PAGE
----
Petrology and geochemistry of the Middle Jurassic Ironside Mountain batholith: Evolution of potassic magmas in a primitive arc setting

Calvin G. Barnes, Elizabeth V. Mars, Susan Swapp, Carol D. Frost

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24 Scopus citations


The Ironside Mountain batholith consists of the 170-Ma Ironside Mountain pluton, the quartz diorite of Happy Camp Mountain, the 167-Ma Denny intrusive complex, and the West China Peak intrusive complex. The contact aureole of the Ironside Mountain pluton is present in both the western and eastern Hayfork terranes, which indicates that emplacement followed regional thrusting along the Wilson Point thrust. The batholith marks the beginning of a 15-m.y.-long episode of arc magmatism. Alin- hornblende barometry suggests emplacement at ̃4 kb. The Denny and West China Peak complexes are predominantly gabbro to olivine pyroxenite characterized by calcic plagioclase. Along with the quartz diorite of Happy Camp Mountain, these plutons have calcic bulk compositions, abundant amphibole, and low FeO/(FeO + MgO). Their chemical and petrographic features suggest oxidized, H 2 O-rich parental magmas. In contrast, the Ironside Mountain pluton has higher FeO/(FeO + MgO), shows K 2 O enrichment with increasing SiO 2 to ultrahigh-K compositions, and is typified by 2- and 3-pyroxene assemblages in which hydrous mafic silicates are sparse or absent, except in the most evolved rocks. The elements Rb, Zr, and Ba all behave incompatibly. Initial Nd and Sr isotope ratios (170 Ma) are uniform at εNd of ̃5.2 and 87 Sr/ 86 Sr of ̃0.7037. These data suggest that the pluton lacks significant crustal input, unlike younger Middle Jurassic plutons, and that it evolved primarily by fractional crystallization of a reduced, H 2 O-poor arc tholeiite. Enrichment of K 2 O is interpreted to result from differentiation at relatively high pressure (≥8 kb), under conditions in which augite fractionation predominated over olivine fractionation. High-P fractionation without appreciable crustal input is probably related to the thermal structure of the crust. Emplacement immediately after regional thrusting placed parental magmas into cool, nonreactive host rocks. Succeeding Middle Jurassic magmatism encountered progressively hotter crust, with consequent crustal melting and assimilation.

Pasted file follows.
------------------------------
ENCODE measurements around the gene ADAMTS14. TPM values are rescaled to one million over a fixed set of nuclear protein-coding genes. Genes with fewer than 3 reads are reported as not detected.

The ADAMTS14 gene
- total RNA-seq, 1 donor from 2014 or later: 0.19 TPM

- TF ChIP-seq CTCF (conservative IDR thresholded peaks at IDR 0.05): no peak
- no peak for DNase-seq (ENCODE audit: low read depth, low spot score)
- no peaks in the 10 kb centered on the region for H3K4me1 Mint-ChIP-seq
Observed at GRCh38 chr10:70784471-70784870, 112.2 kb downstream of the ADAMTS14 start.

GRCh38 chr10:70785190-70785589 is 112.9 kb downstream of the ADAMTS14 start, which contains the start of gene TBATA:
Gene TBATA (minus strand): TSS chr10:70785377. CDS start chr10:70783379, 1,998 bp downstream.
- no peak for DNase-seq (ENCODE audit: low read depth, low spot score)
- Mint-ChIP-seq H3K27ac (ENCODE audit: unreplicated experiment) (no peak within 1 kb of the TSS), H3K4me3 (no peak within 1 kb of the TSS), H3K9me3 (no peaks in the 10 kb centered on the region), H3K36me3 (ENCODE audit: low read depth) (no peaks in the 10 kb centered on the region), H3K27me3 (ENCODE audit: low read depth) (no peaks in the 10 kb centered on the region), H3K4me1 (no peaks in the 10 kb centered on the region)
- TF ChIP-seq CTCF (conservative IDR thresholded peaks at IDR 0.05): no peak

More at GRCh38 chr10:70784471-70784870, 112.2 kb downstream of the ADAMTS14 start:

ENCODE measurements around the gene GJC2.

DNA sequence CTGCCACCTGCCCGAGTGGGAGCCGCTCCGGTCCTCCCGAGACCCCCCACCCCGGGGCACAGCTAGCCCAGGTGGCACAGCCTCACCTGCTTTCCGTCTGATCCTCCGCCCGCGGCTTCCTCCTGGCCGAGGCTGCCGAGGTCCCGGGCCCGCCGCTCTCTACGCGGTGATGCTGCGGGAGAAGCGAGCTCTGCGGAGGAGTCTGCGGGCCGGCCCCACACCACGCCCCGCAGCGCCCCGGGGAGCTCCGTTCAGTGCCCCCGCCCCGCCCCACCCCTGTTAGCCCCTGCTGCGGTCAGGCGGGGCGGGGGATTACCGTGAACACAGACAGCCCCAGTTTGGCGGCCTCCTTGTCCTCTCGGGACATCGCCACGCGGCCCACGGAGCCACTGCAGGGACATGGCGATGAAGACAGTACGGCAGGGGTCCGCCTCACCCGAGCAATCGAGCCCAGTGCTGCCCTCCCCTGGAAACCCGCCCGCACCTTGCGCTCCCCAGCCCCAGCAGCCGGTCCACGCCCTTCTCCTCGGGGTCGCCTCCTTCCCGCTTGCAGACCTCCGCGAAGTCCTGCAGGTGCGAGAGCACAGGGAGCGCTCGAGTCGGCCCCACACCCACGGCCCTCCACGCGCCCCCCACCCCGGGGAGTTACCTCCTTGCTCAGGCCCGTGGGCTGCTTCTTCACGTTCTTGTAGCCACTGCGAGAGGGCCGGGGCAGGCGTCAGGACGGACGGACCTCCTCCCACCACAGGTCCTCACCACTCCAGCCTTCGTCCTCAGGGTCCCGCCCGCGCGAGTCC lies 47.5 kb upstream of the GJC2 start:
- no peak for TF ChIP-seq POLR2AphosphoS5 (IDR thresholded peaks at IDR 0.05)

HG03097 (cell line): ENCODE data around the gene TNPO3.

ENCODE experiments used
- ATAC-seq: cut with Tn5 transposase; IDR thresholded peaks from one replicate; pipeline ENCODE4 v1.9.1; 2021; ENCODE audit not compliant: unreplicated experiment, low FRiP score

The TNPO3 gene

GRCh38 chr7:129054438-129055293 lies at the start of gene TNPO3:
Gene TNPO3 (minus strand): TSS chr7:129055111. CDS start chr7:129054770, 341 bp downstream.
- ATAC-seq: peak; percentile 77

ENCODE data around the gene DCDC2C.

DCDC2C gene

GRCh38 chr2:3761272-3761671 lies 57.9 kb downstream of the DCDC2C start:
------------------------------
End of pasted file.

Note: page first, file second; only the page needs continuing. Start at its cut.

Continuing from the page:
Original languageEnglish
Pages (from-to)199-221
Number of pages23
JournalSpecial Paper of the Geological Society of America
StatePublished - 2006


  • Arc magmatism
  • Jurassic
  • Klamath mountains
  • Potassic


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